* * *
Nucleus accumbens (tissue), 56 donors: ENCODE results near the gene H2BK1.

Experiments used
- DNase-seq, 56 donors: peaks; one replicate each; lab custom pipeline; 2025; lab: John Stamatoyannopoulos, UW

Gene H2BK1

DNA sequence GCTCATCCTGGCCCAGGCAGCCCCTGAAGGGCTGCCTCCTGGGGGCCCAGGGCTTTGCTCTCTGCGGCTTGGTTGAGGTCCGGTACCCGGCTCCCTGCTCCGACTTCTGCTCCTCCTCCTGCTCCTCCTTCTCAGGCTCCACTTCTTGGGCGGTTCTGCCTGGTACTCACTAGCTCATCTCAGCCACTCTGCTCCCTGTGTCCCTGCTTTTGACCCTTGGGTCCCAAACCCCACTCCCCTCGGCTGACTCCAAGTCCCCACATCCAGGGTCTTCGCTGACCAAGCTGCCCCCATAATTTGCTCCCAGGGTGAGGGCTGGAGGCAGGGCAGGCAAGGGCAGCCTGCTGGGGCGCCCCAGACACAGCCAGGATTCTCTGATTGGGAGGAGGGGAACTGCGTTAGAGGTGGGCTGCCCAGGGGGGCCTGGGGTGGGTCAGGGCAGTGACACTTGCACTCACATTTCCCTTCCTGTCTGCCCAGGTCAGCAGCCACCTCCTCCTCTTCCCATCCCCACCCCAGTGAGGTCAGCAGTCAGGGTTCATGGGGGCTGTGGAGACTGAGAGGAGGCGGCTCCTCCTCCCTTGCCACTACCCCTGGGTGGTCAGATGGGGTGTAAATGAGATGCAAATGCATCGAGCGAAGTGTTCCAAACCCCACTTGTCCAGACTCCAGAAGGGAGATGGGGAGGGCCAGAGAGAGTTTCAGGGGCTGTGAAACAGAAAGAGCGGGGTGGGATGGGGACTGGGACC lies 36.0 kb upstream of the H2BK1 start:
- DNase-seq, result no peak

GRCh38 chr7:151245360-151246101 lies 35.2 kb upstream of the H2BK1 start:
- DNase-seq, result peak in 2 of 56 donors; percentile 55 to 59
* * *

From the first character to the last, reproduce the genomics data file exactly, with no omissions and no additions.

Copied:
Nucleus accumbens (tissue), 56 donors: ENCODE results near the gene H2BK1.

Experiments used
- DNase-seq, 56 donors: peaks; one replicate each; lab custom pipeline; 2025; lab: John Stamatoyannopoulos, UW

Gene H2BK1

DNA sequence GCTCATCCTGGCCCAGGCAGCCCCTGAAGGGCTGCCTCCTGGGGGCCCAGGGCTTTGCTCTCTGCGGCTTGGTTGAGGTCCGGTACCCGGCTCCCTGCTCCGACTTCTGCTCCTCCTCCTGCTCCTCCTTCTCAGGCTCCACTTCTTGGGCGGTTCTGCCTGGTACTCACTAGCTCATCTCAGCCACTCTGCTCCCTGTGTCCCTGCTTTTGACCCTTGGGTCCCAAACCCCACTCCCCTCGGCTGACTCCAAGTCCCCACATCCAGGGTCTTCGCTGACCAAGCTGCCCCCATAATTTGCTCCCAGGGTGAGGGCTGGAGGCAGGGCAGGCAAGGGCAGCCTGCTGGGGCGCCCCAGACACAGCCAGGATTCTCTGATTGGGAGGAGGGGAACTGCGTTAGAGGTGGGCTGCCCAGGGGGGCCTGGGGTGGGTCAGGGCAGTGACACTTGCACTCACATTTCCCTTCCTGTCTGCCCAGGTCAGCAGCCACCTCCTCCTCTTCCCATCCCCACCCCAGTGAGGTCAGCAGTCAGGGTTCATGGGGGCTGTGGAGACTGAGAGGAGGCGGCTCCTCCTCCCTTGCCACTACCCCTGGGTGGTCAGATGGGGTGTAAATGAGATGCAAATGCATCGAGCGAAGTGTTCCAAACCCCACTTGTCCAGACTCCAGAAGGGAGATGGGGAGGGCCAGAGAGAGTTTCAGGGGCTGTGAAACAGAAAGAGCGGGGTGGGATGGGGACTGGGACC lies 36.0 kb upstream of the H2BK1 start:
- DNase-seq, result no peak

GRCh38 chr7:151245360-151246101 lies 35.2 kb upstream of the H2BK1 start:
- DNase-seq, result peak in 2 of 56 donors; percentile 55 to 59